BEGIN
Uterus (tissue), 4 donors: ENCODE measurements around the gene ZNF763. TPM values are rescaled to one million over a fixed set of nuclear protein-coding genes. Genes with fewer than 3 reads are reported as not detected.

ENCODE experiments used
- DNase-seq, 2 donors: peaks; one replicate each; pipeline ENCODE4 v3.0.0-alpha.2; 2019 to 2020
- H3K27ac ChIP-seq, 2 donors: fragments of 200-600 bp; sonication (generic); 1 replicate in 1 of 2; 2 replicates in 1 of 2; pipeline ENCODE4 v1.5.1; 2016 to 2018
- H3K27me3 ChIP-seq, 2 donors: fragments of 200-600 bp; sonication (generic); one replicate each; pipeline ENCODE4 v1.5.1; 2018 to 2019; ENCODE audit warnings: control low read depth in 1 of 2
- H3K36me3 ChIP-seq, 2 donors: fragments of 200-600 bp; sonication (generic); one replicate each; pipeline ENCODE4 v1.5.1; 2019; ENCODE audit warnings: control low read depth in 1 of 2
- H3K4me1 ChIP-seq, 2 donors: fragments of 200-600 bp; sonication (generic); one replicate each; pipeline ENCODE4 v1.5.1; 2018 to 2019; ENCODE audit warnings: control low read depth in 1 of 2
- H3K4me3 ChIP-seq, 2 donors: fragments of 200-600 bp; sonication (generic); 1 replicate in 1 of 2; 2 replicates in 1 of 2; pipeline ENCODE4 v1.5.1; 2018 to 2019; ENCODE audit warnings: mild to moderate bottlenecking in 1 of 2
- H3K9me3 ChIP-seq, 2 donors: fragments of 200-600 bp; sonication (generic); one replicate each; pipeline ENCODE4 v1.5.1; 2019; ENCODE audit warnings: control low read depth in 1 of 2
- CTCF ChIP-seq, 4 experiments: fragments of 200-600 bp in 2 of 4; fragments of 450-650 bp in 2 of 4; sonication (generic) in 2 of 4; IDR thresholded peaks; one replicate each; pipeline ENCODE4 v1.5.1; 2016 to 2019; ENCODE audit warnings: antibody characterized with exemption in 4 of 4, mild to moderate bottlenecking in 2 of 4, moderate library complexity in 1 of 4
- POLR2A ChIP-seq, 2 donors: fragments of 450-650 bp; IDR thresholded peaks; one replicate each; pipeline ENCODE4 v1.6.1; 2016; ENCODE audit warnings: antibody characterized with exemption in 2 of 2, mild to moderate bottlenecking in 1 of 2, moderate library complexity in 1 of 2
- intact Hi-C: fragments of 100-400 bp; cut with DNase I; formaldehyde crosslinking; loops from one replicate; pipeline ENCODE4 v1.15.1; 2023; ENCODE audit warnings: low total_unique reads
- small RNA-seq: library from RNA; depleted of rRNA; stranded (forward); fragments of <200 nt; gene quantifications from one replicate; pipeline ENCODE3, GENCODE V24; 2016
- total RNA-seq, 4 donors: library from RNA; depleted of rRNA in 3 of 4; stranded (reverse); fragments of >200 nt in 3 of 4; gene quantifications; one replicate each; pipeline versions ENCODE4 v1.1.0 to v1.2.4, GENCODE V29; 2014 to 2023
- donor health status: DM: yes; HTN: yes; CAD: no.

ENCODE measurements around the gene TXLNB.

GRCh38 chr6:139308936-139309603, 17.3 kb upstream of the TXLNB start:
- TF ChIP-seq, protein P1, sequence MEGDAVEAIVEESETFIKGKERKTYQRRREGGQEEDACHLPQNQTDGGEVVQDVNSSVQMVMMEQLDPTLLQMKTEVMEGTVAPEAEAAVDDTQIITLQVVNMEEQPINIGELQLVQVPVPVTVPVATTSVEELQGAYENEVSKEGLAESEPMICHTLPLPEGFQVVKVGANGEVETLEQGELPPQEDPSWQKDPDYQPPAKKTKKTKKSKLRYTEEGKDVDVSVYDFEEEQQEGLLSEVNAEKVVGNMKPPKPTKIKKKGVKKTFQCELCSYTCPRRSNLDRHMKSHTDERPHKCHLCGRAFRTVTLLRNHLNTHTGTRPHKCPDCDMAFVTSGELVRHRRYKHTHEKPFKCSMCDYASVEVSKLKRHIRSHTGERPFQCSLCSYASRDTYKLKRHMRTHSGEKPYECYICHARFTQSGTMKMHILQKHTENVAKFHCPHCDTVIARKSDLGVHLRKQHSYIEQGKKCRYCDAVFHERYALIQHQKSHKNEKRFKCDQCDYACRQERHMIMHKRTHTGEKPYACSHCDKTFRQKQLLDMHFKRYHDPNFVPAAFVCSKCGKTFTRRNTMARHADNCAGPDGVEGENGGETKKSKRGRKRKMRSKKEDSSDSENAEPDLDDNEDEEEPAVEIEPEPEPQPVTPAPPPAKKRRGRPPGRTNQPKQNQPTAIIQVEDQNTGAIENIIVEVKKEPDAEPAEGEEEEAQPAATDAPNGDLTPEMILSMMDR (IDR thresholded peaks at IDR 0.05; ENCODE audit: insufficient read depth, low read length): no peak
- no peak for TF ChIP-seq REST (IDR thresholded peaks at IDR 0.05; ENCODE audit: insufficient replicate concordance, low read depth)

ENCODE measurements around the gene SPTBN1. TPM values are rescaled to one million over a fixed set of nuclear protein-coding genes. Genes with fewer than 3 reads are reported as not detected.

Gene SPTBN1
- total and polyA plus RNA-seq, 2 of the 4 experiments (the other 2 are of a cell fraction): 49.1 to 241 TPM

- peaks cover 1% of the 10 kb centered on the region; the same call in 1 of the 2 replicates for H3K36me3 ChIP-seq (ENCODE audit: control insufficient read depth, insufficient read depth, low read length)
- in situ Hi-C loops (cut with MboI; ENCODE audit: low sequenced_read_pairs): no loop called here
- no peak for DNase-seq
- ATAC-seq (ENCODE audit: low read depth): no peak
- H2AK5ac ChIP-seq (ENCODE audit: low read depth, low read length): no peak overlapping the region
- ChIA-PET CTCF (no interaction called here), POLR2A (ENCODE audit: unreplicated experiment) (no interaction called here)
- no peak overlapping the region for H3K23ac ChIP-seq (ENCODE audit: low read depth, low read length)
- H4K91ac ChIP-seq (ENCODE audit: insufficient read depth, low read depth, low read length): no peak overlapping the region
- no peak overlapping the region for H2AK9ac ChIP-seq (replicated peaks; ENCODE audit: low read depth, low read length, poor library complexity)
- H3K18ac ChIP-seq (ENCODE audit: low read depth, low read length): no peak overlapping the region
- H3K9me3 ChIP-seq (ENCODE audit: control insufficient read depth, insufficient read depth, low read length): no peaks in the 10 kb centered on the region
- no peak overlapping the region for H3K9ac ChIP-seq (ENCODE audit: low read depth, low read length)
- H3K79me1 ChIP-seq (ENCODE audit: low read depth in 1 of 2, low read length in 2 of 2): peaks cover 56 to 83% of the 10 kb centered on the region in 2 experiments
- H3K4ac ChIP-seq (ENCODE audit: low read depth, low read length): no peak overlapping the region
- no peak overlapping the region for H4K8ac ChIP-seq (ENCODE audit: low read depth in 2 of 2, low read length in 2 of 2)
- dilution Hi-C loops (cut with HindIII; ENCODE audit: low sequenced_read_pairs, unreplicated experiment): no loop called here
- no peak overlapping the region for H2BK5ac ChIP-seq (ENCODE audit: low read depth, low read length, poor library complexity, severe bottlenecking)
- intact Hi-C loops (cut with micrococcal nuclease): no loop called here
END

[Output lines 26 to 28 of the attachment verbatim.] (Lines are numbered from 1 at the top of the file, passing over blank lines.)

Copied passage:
- ATAC-seq (ENCODE audit: low read depth): no peak
- H2AK5ac ChIP-seq (ENCODE audit: low read depth, low read length): no peak overlapping the region
- ChIA-PET CTCF (no interaction called here), POLR2A (ENCODE audit: unreplicated experiment) (no interaction called here)